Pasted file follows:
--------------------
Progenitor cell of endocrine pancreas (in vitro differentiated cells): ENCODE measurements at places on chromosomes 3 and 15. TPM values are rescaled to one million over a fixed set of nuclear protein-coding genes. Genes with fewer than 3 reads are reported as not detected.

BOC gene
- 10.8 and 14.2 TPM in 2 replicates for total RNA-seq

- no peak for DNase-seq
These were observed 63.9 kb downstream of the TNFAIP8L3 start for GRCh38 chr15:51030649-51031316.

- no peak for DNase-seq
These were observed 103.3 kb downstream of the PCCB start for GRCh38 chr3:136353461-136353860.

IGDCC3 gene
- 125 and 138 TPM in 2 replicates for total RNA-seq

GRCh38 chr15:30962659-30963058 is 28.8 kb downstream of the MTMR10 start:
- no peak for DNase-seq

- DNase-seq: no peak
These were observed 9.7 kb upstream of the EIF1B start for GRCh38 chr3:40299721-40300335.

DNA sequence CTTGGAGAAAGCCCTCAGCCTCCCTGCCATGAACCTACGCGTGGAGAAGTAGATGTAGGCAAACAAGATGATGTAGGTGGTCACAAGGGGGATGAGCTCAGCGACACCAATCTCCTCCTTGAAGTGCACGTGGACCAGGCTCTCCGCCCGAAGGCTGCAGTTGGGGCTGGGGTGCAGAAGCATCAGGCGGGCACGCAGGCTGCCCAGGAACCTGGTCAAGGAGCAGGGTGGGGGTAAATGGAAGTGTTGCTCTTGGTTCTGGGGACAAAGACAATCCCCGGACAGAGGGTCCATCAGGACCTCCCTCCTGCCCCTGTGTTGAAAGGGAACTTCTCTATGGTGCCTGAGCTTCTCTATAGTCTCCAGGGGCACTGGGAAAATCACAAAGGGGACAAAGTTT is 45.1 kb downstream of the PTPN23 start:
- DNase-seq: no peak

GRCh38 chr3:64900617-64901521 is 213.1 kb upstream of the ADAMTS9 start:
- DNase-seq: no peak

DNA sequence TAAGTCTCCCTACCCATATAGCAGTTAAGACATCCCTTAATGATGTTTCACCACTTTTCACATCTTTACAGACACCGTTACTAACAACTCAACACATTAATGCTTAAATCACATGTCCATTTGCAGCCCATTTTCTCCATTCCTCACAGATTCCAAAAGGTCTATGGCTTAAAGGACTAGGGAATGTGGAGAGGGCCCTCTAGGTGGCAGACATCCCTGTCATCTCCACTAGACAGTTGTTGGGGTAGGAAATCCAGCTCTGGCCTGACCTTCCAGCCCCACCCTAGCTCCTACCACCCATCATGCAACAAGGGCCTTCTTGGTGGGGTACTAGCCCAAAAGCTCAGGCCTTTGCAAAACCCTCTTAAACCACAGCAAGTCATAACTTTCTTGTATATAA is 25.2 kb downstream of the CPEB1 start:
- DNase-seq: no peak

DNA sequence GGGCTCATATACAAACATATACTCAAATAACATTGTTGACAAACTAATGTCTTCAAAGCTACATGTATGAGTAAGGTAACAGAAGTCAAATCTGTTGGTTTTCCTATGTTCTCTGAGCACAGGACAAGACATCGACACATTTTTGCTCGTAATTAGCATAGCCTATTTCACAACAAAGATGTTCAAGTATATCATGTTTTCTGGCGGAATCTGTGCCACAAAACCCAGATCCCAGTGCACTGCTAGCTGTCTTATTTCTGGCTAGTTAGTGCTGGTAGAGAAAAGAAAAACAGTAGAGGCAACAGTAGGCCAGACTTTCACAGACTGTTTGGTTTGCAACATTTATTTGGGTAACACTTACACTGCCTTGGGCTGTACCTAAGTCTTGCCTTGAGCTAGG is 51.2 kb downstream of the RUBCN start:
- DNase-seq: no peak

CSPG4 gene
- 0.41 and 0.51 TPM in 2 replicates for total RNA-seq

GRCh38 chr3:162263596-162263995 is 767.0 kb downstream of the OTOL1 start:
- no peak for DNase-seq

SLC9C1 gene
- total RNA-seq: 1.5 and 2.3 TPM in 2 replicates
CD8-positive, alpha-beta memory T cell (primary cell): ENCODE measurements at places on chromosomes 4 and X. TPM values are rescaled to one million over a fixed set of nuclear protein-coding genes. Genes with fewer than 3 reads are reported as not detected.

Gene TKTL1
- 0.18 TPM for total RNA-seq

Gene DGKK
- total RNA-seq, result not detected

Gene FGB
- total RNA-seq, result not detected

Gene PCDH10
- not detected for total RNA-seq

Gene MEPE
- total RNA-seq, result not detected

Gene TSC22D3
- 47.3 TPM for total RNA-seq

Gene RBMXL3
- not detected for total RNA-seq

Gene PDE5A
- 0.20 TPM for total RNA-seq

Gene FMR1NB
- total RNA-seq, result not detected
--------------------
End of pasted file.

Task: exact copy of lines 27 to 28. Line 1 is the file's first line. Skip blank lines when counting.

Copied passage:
- total RNA-seq: 1.5 and 2.3 TPM in 2 replicates
CD8-positive, alpha-beta memory T cell (primary cell): ENCODE measurements at places on chromosomes 4 and X. TPM values are rescaled to one million over a fixed set of nuclear protein-coding genes. Genes with fewer than 3 reads are reported as not detected.